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Tax Deductions for Start-up Businesses

If you’re starting a new business, you can deduct up to $5,000 of your start-up costs and $5,000 of your organizational costs as allowable business expenses in the year your business begins. The costs that are eligible for business start-up tax deductions include market research expenses, marketing and advertising expenses, employee training and professional fees associated with establishing your business structure and organization.

Start-up and organizational costs are generally treated as capital costs for tax purposes. The IRS considers them long-term assets — you’re investing in the future of your business. 


What this article covers:

What Are Some Start-up Costs for A Business?

Start-up costs are expenses that you incur while starting a new business. Since all businesses are different, the start-up costs vary. However, some of the common expenses include:

  • Employee hiring and training
  • License and permits
  • Technological expenses
  • Borrowing costs
  • Advertising and promotions
  • Equipment and supplies
  • Interest charges
  • Insurance
  • Rent
  • Travel costs
  • Utility bills
  • Legal expenses

Are Business Start-up Costs Tax Deductible?

According to the Internal Revenue Service (IRS), start-up costs can be categorized into start-up costs and organization costs.

Following are three specific categories of business start-up costs that are eligible for tax deductions.

  • Creating a Business: The research costs incurred while creating a trade or a business includes costs for market and product analysis, feasibility studies, visiting potential locations, competitor analysis, examining the labor supply, etc.
  • Launching the Business: It includes setup costs for the business such as employee hiring and training, consultant fees, travel costs and advertising and professional fees.
  • Organization Costs: This includes expenses for setting up your business as a legal entity such as accounting fees, incorporation fees, director expenses, state and legal fees and expenses for conducting any organizational meetings. These costs must have been incurred before the end of your first tax year in business.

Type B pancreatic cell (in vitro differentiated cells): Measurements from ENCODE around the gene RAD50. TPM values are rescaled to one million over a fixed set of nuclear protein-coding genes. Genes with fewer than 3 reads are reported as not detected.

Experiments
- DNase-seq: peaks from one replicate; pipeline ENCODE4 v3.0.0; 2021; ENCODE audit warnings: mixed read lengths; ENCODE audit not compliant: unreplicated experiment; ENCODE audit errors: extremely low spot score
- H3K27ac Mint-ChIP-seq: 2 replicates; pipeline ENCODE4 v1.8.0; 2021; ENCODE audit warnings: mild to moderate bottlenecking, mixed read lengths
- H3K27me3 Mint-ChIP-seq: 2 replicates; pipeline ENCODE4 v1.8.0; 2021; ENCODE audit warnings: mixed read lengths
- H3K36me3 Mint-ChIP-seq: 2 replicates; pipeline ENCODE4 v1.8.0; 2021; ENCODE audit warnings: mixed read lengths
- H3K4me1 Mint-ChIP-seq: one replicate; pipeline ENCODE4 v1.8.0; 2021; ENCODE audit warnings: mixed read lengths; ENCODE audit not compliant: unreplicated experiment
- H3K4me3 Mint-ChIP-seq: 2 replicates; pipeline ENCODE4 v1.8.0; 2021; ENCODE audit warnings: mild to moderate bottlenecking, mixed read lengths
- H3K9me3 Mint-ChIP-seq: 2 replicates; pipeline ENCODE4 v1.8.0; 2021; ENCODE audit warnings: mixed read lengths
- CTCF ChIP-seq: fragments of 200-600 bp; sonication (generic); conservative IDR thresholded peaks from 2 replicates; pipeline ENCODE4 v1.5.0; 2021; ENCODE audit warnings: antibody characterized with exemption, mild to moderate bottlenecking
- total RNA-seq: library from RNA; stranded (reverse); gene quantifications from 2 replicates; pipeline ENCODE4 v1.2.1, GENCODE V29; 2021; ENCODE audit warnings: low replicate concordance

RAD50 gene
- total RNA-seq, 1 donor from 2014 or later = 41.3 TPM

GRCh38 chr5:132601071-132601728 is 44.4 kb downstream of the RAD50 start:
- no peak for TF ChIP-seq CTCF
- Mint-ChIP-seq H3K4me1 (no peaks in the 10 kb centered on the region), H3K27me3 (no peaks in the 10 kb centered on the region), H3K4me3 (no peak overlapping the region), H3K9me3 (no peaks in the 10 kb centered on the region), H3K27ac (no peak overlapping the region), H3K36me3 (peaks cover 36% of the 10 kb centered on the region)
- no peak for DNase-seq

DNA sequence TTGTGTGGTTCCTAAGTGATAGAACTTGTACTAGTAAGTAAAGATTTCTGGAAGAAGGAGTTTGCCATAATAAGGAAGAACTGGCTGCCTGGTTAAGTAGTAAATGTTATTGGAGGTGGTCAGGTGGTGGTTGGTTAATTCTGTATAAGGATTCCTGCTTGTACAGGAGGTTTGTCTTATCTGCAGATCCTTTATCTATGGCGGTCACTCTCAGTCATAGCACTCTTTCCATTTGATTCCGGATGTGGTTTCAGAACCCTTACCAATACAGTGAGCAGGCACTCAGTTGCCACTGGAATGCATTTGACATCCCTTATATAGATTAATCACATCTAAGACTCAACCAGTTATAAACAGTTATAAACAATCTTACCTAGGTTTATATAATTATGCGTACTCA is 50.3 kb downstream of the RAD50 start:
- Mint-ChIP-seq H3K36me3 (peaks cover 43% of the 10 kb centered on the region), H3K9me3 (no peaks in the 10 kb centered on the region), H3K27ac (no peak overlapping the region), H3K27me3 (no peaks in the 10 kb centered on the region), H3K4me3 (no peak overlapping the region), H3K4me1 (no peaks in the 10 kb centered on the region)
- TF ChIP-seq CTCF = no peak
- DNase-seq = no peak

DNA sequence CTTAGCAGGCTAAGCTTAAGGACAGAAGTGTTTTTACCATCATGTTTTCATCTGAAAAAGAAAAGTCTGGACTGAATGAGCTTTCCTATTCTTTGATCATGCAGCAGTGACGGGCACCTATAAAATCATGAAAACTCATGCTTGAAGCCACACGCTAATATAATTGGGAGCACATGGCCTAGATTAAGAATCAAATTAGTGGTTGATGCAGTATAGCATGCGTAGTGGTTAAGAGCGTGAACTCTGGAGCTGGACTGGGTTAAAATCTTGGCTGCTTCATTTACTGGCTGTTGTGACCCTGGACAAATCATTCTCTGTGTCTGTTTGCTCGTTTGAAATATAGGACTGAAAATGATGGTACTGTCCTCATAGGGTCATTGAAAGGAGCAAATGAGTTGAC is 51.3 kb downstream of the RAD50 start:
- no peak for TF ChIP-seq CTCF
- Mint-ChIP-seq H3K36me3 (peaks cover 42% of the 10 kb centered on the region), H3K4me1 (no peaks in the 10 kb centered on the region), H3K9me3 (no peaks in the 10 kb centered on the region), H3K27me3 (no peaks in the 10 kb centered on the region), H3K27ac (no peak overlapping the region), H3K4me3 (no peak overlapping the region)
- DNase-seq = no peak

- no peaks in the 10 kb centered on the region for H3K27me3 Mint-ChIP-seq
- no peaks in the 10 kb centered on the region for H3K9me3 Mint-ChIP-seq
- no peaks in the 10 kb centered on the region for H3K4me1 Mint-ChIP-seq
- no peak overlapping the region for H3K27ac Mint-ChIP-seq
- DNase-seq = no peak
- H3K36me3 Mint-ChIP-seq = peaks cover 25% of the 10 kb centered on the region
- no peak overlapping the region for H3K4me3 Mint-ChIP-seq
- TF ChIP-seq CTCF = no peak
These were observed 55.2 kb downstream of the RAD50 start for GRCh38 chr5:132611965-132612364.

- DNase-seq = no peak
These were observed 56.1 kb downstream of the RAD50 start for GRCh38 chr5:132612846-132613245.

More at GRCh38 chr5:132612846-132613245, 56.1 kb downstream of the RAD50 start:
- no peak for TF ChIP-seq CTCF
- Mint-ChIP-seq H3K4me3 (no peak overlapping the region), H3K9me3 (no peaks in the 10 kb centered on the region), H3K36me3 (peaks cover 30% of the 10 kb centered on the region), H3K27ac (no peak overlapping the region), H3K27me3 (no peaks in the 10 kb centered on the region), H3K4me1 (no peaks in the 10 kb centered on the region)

Business start-up costs are not just for one year. This is why these start-up costs, other than the amount you elect to deduct, are chargeable to a capital account and amortized over the life of the business.

They are outlined in detail in Chapters 7 and 8 of IRS Publication 535.

Not Eligible for Tax Deductions

  • Capital expenses such as buildings, vehicles and equipment are considered for tax purposes separately.
  • Expenses incurred before the business start date.
  • Expenses incurred for entering a certain type of business, such as real estate, are not deductible as start-up costs.

How Much Start-up Costs Can You Deduct?

For the first year of its operations, the IRS permits a start-up tax deduction of $5,000 for start-up costs and organizational costs.  

If you have start-up or organizational costs over $50,000, your available first-year deductions will be lowered by the amount that you exceed $50,000. The remaining amount must be amortized.

For example, if your start-up costs are $52,000, you’ll only be able to deduct $3,000 ($5000 minus $2000) in the first year of business. The remainder is amortized.


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